Eskom defended its decision to appoint a brand design agency for the development of a brand and corporate identity (CI) for its new subsidiaries.

This after it came under fire by Professor Onkgopotse JJ Tabane, who, via his attorneys, sent Eskom a lawyer’s letter criticising a R15 million tender for the design of a new company logo and development of a corporate identity for each of the three newly unbundled independent subsidiary companies, namely, Generation, Transmission and Distribution.

“Professor Tabane and the public are alarmed at the fact that Eskom has issued a multimillion-rand tender in circumstances where (a) it has reported a staggering loss of R24 billion for the period 2022/23; (b) earlier this year it received a bailout of R254bn from the national government; and (c) more importantly, the country is facing unprecedented electricity blackouts which have caused unimaginable havoc to business and households.

The design of new company logos will do absolutely nothing to address these challenges,” the letter reads.

“In the circumstances, we are instructed to demand, as we hereby do, that Eskom should give a written undertaking by no later than close of business on 1 December 2023 that it will not go ahead with the aforesaid tender. Failing which, Professor Tabane will take appropriate steps to protect the interests of the South African public.”

However, Eskom said in accordance with the Public Enterprises Department’s "Roadmap for Eskom in a reformed Electricity Supply Industry”, as part of the legal separation of Transmission, Distribution and Generation, a key milestone included the appointment of a brand design agency.

“The business is outsourcing this activity given its current in-house limitations. It is also important to note is that the Eskom Holdings logo will not change.

“The first division to be legally separated under Eskom Holdings is Transmission. “This division will need new branding and CI to establish itself as separate and independent from Eskom in the market, both locally and internationally.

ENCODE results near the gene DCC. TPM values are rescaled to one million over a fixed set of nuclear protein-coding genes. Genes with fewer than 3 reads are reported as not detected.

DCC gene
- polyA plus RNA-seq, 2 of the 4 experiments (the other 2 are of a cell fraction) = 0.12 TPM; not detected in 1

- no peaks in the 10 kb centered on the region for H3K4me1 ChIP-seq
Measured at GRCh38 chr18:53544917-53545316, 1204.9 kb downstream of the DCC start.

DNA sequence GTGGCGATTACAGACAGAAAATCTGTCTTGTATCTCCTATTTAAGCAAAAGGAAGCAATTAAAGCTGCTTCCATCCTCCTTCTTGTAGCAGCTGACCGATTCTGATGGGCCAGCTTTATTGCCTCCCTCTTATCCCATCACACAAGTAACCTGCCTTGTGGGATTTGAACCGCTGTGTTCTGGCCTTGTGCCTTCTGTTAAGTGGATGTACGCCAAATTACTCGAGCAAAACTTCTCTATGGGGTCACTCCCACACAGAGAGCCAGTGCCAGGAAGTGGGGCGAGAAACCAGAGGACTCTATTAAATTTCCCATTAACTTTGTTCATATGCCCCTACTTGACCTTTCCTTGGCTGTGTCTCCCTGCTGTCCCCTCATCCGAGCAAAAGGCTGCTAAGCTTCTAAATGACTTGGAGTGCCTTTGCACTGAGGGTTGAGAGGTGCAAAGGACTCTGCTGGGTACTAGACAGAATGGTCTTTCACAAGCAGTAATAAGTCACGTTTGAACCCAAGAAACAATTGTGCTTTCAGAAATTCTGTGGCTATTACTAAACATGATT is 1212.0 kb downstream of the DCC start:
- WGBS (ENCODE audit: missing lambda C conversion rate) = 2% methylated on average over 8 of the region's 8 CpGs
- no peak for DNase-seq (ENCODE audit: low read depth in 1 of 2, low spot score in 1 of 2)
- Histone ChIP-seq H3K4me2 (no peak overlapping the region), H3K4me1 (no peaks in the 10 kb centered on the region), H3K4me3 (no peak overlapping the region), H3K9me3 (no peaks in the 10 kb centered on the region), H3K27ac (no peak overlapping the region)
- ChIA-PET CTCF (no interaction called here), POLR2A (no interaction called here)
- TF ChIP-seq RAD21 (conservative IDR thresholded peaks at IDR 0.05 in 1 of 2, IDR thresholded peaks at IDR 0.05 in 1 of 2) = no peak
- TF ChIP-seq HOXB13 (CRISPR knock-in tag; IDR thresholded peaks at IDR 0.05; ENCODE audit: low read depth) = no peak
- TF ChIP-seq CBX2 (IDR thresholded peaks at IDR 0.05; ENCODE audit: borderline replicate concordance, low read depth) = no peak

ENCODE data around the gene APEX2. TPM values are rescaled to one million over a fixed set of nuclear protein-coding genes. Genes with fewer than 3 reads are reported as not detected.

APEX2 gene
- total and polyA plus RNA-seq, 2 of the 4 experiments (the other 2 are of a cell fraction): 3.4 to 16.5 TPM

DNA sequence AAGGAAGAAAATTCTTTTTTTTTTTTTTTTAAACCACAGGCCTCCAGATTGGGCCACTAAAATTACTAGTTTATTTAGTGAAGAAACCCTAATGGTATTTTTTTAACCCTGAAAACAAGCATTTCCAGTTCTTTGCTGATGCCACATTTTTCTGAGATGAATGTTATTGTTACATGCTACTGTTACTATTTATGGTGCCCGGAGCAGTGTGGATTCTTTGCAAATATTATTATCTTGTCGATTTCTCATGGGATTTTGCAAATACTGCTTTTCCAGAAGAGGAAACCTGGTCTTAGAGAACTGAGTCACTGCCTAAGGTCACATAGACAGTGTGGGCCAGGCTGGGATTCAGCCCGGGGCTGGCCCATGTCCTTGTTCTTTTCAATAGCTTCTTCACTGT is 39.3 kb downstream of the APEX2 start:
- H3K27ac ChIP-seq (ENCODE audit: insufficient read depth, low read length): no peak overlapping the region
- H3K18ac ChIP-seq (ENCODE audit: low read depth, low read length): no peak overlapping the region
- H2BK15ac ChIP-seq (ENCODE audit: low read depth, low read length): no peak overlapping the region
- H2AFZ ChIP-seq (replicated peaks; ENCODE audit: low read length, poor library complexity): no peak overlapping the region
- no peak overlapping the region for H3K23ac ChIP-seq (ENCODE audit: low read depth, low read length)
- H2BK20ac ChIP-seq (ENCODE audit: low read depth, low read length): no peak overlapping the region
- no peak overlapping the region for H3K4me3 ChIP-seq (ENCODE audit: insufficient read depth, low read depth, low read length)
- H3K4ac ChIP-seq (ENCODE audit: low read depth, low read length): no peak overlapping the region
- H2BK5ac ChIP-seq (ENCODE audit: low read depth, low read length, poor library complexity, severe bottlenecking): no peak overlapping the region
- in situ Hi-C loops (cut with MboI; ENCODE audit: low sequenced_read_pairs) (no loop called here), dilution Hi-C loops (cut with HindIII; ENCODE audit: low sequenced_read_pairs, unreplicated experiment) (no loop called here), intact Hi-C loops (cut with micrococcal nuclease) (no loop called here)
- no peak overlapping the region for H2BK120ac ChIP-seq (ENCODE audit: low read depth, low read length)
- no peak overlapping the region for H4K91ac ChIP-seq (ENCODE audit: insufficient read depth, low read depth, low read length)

“In the initial phase, the Transmission Division will be a heavily endorsed brand, thus mostly adhering to the existing Eskom CI, and the logo and CI design updates have been done in-house.

“It is, however, envisaged that the subsidiary brands will evolve and, over time, require more independent corporate identities.

“Eskom wants to appoint a service provider that will provide the subsidiaries with the full scope of brand and CI design skills on an ‘as and when required’ basis to create the logo and CI design specifications and ensure a uniform look and feel across all subsidiary offices, customer service centres nationally and electronic touchpoints.”

Eskom said the plan was for the subsidiaries to implement the design elements in phases, in line with approved budgets.

“Like any state-owned entity, Eskom will be prudent in the establishment of these subsidiaries, whilst the cost of the creation of the brand and CI will be market-related.

“These costs will be established once Eskom reviews all the submissions from the prospective suppliers in response to the tender.”

Meanwhile for ordinary South Africans and small businesses, the impact of rolling blackouts has been severe amid higher stages of load shedding. The blackouts have been implemented daily to “manage the emergency reserves”.

Stage 3 load shedding was implemented on Thursday from 10am until 4pm, after which, Stage 4 would follow from 4pm until 8pm.

This was followed by Stage 5 load shedding until 5am on Friday.

Kraaifontein resident Claudia Naidoo said it was very frustrating, as sometimes there were only two-hour intervals between load shedding.

“You wake up into load shedding, and it always happens at times when you have something to do. We have load shedding lights but it broke because it doesn't charge long enough. Our UPS has also not been working because it hasn’t charged properly because it needs more than four hours to charge.

“For the past week or two, between 10pm and 12.30am at night, more people have reported break-ins in our area during load shedding and it’s quite dark that time,” Naidoo said.

Johannesburg resident Angela McGill said they had been running a butchery for over 47 years with the same staff but were now having to confront the possibility of cuts.

“It’s demoralising because on top of that you've got the water outage. It has a knock-on effect. Friends end up having to close business doors. It’s heart-wrenching.

“These generators are supposed to make things easier but the price of fuel has a knock-on effect. As a small family business, you see that,” McGill said.

Cape Times

2023-12-01T06:39:38Z dg43tfdfdgfd